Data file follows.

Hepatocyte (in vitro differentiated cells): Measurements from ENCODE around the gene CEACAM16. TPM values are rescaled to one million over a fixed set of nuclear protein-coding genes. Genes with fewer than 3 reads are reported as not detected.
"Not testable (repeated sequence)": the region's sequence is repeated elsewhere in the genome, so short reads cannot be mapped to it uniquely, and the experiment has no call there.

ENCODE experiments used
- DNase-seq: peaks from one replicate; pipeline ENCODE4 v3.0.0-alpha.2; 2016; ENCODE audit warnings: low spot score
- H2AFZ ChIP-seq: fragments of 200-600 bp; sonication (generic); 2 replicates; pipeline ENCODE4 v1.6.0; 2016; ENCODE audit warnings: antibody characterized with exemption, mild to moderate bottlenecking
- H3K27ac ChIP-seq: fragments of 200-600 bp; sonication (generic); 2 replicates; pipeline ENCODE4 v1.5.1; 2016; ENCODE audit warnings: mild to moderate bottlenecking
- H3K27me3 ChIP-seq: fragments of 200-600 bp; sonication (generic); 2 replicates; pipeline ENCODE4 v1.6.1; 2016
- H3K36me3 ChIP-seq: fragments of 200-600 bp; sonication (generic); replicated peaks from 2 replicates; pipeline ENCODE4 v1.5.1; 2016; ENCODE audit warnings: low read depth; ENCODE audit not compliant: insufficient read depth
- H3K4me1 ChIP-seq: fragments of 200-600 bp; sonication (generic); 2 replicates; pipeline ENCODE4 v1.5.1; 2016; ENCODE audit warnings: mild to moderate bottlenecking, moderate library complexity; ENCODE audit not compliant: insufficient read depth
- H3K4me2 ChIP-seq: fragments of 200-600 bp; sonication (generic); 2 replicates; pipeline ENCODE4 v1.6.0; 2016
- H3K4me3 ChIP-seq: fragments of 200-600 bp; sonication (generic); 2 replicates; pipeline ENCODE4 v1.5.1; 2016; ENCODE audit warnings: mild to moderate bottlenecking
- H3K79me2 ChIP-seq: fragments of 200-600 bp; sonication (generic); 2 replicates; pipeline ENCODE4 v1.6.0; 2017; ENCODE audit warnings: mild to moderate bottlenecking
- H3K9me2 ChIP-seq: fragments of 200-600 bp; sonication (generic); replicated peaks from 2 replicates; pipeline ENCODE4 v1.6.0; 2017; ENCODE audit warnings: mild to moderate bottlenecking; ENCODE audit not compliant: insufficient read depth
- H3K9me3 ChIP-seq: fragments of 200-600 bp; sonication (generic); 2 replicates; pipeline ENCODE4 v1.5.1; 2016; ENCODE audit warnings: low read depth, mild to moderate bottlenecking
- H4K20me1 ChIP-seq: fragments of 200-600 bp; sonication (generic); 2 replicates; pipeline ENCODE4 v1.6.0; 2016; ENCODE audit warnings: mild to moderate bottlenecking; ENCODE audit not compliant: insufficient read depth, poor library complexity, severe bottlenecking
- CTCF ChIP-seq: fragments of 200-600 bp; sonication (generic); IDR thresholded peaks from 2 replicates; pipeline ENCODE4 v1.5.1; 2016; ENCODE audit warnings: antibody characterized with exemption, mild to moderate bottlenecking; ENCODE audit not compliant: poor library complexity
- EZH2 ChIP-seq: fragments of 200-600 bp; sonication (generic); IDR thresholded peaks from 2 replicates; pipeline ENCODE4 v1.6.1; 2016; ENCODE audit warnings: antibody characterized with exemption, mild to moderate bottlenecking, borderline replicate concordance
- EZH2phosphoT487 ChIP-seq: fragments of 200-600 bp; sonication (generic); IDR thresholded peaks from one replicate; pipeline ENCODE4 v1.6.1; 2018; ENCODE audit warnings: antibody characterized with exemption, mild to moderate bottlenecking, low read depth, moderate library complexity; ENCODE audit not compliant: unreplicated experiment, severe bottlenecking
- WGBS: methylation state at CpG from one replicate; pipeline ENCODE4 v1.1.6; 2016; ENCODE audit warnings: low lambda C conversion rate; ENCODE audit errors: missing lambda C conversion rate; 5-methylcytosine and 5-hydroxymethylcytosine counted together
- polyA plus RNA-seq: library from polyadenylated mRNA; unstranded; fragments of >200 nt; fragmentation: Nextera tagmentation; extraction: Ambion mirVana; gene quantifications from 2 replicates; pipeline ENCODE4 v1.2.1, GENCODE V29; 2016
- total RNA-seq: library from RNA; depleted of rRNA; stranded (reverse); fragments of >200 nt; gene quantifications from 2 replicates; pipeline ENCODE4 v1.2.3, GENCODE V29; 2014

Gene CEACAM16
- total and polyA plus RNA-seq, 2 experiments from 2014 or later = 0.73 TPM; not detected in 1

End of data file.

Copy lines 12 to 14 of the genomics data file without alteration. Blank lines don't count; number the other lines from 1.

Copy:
- H3K79me2 ChIP-seq: fragments of 200-600 bp; sonication (generic); 2 replicates; pipeline ENCODE4 v1.6.0; 2017; ENCODE audit warnings: mild to moderate bottlenecking
- H3K9me2 ChIP-seq: fragments of 200-600 bp; sonication (generic); replicated peaks from 2 replicates; pipeline ENCODE4 v1.6.0; 2017; ENCODE audit warnings: mild to moderate bottlenecking; ENCODE audit not compliant: insufficient read depth
- H3K9me3 ChIP-seq: fragments of 200-600 bp; sonication (generic); 2 replicates; pipeline ENCODE4 v1.5.1; 2016; ENCODE audit warnings: low read depth, mild to moderate bottlenecking